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westofyou
06-07-2009, 12:57 PM
Good stuff in the Times regarding the error rate dropping.

http://www.nytimes.com/2009/06/07/sports/baseball/07spotlight.html?ref=sports


On Tuesday, the Yankees made an error for the first time since May 13, snapping their major league-record streak of 18 errorless games. The Boston Red Sox set the previous record of 17 in 2006.

That this record has been broken twice in three years speaks to the fact that players are making fewer errors today than at any point in baseball history.

In 1960, the fielding percentage in the majors was .977 and teams averaged 0.87 errors a game. So far this season, through Thursday, the fielding percentage was .984 and teams were averaging 0.59 errors a game, which would eclipse the record of 0.61 set in 2007 and tied last year.

There are many contributing factors. With strikeouts on the rise and walks remaining fairly consistent, there are fewer chances for errors because fewer balls are put in play. More advanced scouting and videotape have helped players position themselves to get to more balls. An increased emphasis on home runs leads to more fly balls, on which fewer errors are made.

Ivy McLemore can be considered to be an expert on errors. He has been an official scorer for the Houston Astros off and on for more than 30 years. He was the official scorer for the 1980 National League Championship Series, the 1986 and 2004 All-Star Games and the 2005 World Series. He began scoring in 1977 at 19 years old after doing the play by play on a teletype machine in the press box for three years.

“If you ask 10 different people, you might get 10 different opinions as to why there are fewer errors,” McLemore said in a phone interview. “In my opinion, if you look at the last 30 years in baseball, there’s been a steady progression toward the long ball and great catches. A big part of that is that ESPN has changed the way the game is played. ‘SportsCenter’ highlights aren’t going to be run-scoring singles and stolen bases.”

McLemore, one of four official scorers for the Astros, says the decline in stolen bases has taken a lot of pressure off the defense. In fact, the Yankees’ errorless streak ended when catcher Jorge Posada threw the ball into center field on Elvis Andrus’s fourth-inning stolen base.

There were 255 fewer stolen bases in 2008 than in 1976, even though there were five more teams last season than in 1976.

“Small ball just isn’t played anymore,” McLemore said. “Why take the chance on stealing a base and getting thrown out when the next pitch may sail over the fence?”


The mention of the BB rate and the K rate taking away chances also is seen in the season assist total leaders. The majority of the highest assists for the 2 middle IF's has always occurred in eras that were bat on the ball eras, save a few outliers. As K's go up and BB mirror that we'll see less and less assists from IF's and that means less chances, which also means less errors.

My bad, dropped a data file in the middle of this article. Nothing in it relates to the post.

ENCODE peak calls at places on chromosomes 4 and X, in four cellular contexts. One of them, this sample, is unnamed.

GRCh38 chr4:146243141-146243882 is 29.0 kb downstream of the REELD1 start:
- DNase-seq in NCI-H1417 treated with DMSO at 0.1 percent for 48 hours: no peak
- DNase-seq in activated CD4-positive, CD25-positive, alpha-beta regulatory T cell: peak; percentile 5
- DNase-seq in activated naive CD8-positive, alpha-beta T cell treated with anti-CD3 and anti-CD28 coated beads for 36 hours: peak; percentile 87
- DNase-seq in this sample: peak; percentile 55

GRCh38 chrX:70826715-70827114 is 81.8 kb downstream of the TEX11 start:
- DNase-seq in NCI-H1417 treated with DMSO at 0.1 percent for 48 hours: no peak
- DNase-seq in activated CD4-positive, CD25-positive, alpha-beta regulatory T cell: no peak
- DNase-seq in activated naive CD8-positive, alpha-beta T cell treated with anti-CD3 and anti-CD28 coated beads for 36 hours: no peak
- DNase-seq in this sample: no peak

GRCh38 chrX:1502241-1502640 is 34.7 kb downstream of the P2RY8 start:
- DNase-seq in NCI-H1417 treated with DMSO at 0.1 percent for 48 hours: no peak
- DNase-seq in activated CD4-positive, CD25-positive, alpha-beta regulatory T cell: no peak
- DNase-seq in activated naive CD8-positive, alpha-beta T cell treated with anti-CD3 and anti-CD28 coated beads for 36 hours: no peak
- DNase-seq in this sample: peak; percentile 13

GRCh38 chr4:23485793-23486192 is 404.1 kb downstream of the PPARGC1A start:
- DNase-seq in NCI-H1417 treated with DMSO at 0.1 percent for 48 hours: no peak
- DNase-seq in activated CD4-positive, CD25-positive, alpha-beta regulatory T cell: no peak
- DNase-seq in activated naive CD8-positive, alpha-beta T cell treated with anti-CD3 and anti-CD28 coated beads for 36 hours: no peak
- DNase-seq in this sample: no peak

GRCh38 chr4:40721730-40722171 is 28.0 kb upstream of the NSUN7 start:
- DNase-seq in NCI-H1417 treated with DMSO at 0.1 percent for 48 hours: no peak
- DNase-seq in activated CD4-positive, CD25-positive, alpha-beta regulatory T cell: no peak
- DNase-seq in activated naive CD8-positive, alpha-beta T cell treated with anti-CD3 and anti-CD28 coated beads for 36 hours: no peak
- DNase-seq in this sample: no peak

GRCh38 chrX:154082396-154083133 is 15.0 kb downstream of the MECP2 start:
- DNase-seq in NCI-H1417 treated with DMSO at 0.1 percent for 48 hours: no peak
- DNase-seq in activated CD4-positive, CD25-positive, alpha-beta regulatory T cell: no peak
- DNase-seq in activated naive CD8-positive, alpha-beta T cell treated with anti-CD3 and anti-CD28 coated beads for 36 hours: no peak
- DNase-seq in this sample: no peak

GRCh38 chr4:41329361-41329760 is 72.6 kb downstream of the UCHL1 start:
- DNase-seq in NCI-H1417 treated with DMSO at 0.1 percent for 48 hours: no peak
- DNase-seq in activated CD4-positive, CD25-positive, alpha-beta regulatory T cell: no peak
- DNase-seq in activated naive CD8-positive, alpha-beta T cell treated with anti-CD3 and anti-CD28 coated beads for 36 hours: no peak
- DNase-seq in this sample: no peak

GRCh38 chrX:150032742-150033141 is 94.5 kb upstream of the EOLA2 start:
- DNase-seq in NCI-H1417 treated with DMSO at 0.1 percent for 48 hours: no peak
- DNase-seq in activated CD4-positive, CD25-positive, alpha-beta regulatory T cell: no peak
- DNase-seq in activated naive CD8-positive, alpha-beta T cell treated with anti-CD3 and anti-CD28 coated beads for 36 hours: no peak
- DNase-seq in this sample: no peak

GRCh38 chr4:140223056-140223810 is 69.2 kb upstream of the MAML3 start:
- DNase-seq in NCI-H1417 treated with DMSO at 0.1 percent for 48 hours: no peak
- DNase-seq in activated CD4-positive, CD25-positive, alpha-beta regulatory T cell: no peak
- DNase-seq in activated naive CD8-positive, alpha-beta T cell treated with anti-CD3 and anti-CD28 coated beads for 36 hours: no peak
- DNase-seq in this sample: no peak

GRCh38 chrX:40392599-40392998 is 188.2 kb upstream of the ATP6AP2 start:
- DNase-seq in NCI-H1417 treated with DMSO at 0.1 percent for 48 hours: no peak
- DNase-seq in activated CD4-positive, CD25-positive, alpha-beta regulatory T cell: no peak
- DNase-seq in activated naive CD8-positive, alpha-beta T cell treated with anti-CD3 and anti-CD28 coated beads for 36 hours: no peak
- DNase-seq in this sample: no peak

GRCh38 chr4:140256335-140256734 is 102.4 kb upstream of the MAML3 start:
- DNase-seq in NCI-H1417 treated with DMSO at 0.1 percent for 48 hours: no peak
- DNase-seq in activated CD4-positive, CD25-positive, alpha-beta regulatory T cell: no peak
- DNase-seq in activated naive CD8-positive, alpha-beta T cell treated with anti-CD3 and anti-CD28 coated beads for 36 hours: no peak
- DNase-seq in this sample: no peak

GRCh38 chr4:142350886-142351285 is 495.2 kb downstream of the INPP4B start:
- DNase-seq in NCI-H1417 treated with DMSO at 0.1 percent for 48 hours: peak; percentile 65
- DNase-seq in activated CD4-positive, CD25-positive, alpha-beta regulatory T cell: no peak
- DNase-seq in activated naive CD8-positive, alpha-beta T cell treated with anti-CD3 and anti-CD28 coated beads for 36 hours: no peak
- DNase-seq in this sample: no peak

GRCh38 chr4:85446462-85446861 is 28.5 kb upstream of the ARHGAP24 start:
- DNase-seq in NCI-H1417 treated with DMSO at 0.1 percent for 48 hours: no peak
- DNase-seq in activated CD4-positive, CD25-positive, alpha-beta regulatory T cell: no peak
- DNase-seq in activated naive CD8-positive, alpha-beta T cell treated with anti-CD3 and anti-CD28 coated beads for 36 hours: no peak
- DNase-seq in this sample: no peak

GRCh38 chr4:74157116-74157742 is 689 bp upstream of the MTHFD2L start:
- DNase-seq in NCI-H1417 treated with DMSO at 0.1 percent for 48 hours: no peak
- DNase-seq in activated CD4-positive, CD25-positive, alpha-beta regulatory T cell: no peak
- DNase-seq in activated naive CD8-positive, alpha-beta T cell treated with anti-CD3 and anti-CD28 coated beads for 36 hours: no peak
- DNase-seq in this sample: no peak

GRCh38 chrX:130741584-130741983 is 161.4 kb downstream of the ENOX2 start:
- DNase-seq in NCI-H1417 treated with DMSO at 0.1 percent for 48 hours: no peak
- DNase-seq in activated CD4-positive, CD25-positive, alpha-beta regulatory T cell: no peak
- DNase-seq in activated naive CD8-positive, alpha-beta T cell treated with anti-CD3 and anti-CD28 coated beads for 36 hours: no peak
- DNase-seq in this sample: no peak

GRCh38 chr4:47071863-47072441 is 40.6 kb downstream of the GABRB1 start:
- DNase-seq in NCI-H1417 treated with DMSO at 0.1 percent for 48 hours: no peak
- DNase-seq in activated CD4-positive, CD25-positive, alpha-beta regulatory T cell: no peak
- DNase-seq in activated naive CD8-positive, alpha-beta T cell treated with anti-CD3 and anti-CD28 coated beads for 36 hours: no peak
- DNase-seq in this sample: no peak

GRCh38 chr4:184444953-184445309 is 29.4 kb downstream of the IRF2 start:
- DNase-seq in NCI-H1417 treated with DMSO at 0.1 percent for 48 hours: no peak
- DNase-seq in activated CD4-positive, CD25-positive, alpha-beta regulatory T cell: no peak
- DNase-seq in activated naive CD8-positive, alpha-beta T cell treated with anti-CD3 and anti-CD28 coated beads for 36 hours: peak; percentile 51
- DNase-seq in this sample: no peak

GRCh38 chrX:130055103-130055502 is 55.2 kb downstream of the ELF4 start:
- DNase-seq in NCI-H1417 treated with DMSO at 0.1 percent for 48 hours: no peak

Here's the 3 main IF positions assist leaders for a season.



ASSISTS YEAR A E
1 Ozzie Smith 1980 621 24
2 Glenn Wright 1924 601 52
3 Dave Bancroft 1920 598 45
4 Tommy Thevenow 1926 597 45
5 Ivan DeJesus 1977 595 33
6 Cal Ripken 1984 583 26
7 Whitey Wietelmann 1943 581 40
8 Dave Bancroft 1922 579 62
9 Rabbit Maranville 1914 574 65
10 Don Kessinger 1968 573 33


ASSISTS YEAR A E
1 Frankie Frisch 1927 641 22
2 Hughie Critz 1926 588 18
3 Rogers Hornsby 1927 582 25
4 Ski Melillo 1930 572 21
5 Ryne Sandberg 1983 571 13
6 Rabbit Maranville 1924 568 26
7 Frank Parkinson 1922 562 34
8 Aaron Hill 2007 560 14
9 Tony Cuccinello 1936 559 28
10 Johnny Hodapp 1930 557 30



ASSISTS YEAR A E
1 Graig Nettles 1971 412 16
T2 Brooks Robinson 1974 410 18
T2 Graig Nettles 1973 410 26
T4 Harlond Clift 1937 405 34
T4 Brooks Robinson 1967 405 11
6 Mike Schmidt 1974 404 26
7 Doug DeCinces 1982 399 21
8 Brandon Inge 2006 397 22
T9 Clete Boyer 1962 396 22
T9 Mike Schmidt 1977 396 19
T9 Buddy Bell 1982 396 13


3rd base is more varied the 2nd or SS, but the majority of the MI leaders played in the 20's when K's and BB were down and BA up. The 70's and the 80's with lower offense also produced less power batters and thus more ground balls. The guys with the most errors tend to have played on fields that were not 1/2 as pure as the ones we've seen in our lifetime, plus they were playing with gloves that were in essence as big as an oven mitt not a fishing net.

The OF with the most Put Outs occur during bat on the ball slugging eras (17 out of the top 25 can be termed as that)


SEASON
OF
ERRORS displayed only--not a sorting criteria

PUTOUTS YEAR PO E
1 Taylor Douthit 1928 547 9
2 Richie Ashburn 1951 538 7
3 Richie Ashburn 1949 514 11
4 Chet Lemon 1977 512 12
5 Dwayne Murphy 1980 507 5
T6 Richie Ashburn 1956 503 9
T6 Dom DiMaggio 1948 503 10
8 Richie Ashburn 1957 502 7
9 Richie Ashburn 1953 496 5
10 Richie Ashburn 1958 495 8
11 Andruw Jones 1999 493 10
12 Jim Busby 1954 491 6
13 Omar Moreno 1979 490 13
T14 Bobby Thomson 1949 488 9
T14 Al Bumbry 1980 488 5
T14 Baby Doll Jacobson 1924 488 7
17 Mike Cameron 2003 485 4
18 Lloyd Waner 1931 484 11
19 Richie Ashburn 1954 483 8
T20 Willie Wilson 1980 482 6
T20 Jim Busby 1953 482 6
22 Omar Moreno 1980 479 5
23 Tom Oliver 1930 477 9
24 Dwayne Murphy 1984 474 6
25 Lloyd Moseby 1984 473 5

Ashburn was stud that's evident.